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Station BALLYHALBERT

Station BALLYHALBERT
Author: Phil Listemann (Guest)
Time Stamp:
13:04:39 Monday, July 30, 2007
Post:
Hello,

Does anybody can tell me if, during WW2 and by 1943, the RAF Station of Ballyhalbert, located in Northern Ireland was depending on any of the following 13 Group Sectors (Catterick, Ouston, Turnhouse, Ayr) or on RAF Northern Ireland?

Thanks

Phil (www.raf-in-combat.com)



RE: Station BALLYHALBERT
Author: Resmoroh
Time Stamp:
14:42:14 Monday, July 30, 2007
Post:
Phil, Hi,

This is an interesting one. Nobody seems to want to play with you, so while listening to the cricket commentary I had a quick trawl round the net. Bit of a mixed bag - but posted for you to look at.

Willis & Hollis state (assumed to be at 1 Dec 44) that Ballyhalbert was a Training School in RAF N Ireland Command. Must have been fairly big for, if their personnel figures are correct, there were 2736 RAF/WAAF on site. Google (RAF Stations.kmz) states "May 41 Opened in Fighter Command, Jul 41 Sector Ops Room HMS Corncrake (i.e. RNAS Ballyhalbert), Nov 45 C & M, 1947 closed" - but I have no idea where their info came from. First CO (from rafweb) was Wg Cdr H D McGregor in Jun 41 (who ended up as an Air Marshal). He then becomes SASO 82 (Fighter) Group later in 1941. The Control Towers site says it opened in Jun 41 as an OTU, and shows a pic of what looks like an RAF Church Parade dated 1943.

(from http://uk.msnusers.com/ballyhalbert/rafballyhalbert.msnw) When the Second World War broke out, Ballyhalbert was one of around 25 sites in Northern Ireland chosen to be an RAF Airfield. Construction began in 1940 and the Windmill Stump at Clydesburn was demolished during the process. The airfield was officially opened on 28th June 1941.Over the years Ballyhalbert saw service from RAF, WAAF and Royal Navy personnel. Servicemen from Australia, New Zealand, Canada, America and Poland also saw duty at Ballyhalbert. A short distance away from Ballyhalbert Airfield in two local Churchyards lie Canadian, Australian and Polish men who died whilst serving at Ballyhalbert.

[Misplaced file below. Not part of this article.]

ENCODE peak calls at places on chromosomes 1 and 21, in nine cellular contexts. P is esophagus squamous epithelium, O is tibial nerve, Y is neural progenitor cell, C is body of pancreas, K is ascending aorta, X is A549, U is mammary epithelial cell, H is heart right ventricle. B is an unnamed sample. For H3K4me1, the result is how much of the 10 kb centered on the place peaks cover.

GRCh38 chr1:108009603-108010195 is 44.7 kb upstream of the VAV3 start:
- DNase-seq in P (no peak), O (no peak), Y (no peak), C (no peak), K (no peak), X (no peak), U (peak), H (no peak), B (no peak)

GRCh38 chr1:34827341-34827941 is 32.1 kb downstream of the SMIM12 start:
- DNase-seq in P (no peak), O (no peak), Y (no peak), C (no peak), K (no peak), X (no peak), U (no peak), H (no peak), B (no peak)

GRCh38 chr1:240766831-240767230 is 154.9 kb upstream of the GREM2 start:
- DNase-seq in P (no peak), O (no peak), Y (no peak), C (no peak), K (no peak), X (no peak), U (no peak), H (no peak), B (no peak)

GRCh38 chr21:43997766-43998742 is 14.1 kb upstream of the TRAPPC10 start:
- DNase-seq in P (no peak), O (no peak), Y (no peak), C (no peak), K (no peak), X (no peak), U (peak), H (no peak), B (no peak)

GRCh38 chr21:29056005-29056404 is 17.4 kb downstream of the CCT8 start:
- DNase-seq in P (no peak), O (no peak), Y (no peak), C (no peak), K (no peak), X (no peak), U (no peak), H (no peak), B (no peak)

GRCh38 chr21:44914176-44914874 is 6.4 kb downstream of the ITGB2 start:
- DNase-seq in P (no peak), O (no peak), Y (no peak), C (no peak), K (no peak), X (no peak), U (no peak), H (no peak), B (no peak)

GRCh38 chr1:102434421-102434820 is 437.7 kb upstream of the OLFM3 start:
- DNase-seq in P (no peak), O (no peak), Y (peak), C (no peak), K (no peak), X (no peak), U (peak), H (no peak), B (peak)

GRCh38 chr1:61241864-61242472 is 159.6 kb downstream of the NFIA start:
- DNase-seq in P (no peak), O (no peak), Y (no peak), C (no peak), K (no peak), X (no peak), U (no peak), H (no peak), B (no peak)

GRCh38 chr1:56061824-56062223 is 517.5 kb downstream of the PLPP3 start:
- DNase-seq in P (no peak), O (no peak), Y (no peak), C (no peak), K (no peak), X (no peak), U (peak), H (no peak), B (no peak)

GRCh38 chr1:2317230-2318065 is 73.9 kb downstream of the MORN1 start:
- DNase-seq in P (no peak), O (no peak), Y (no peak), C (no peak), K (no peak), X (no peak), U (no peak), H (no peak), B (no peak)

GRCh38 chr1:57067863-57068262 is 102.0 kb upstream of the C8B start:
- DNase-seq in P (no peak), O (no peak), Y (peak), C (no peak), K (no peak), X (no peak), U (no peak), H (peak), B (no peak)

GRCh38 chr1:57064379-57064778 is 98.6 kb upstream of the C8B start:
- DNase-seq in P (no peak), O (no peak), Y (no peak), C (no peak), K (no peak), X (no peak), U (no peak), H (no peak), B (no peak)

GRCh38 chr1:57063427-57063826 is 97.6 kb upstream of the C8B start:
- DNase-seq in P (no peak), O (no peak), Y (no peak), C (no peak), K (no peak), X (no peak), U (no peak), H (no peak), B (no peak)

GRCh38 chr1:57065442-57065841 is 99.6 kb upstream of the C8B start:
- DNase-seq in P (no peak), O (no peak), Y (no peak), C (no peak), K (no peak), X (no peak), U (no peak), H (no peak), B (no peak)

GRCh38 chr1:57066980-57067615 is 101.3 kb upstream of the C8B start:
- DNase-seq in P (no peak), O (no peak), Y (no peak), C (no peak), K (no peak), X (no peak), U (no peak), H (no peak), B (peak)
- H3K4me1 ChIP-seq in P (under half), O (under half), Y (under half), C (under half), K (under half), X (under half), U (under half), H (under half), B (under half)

(from http://www.fleetairarmarchive.net/Aircraft/Airstations/FAAAirStationsHomepage.htm). Ballyhalbert (HMS Corncake), Ballyhalbert, Co Down, Northern Ireland (1941-1945). Operational RAF Fighter Command, joined by USAAF autumn 1942. Was used by FAA as lodger facilities from RAF Northern Ireland. Transferred to Admiralty and commissioned 1945. Used for No 4 Naval Air Fighter School. Paid off end 1945.

You pays your money and you takes your choice.

HTH

Peter Davies



RE: Station BALLYHALBERT
Author: Chris Charland (Guest)
Time Stamp:
15:22:57 Monday, July 30, 2007
Post:
Hi Phil

For what it is worth, as of October 1944, it was still an R.A.F. Station administered by R.A.F.N.I. (H.Q. at Kirkstown).

Postal Address: Kircubbin County, Down, Northern Ireland

Telegraphc Address: Aeronautics, Ballyhalbert

Telephone Number: Ballyhalbert, 240

There were no units assigned to R.A.F. Station Ballyhalbert at that time.

Source: Geographical Index of R.A.F. Units - October 1944 (Amended to September 23rd 1944)

Cheers...Chris


RE: Station BALLYHALBERT
Author: Lyffe
Time Stamp:
16:10:38 Monday, July 30, 2007
Post:
Phil,

1402 Met Flight transferred to Ballyhalbert from Aldergrove on 1.12.1944, but regret I know nothing of any other RAF units. 1402 Met Flight returned to Aldergrove in August 1945 where, a month later, it was absorbed by 518 Squadron.

1402 Met Flight and 518 Sqn were both Coastal Command).

(Sources 'RAF Flying Training and Support Units' and 'Even the birds were walking')

Brian


RE: Station BALLYHALBERT
Author: Phil Listemann (Guest)
Time Stamp:
16:18:40 Monday, July 30, 2007
Post:
Many thanks Peter and Chris for these valuable information. I will decide in favour of RAFNI, which seems to be the most logical, Fighter Command having nothing to defend in this area in 1943.

Phil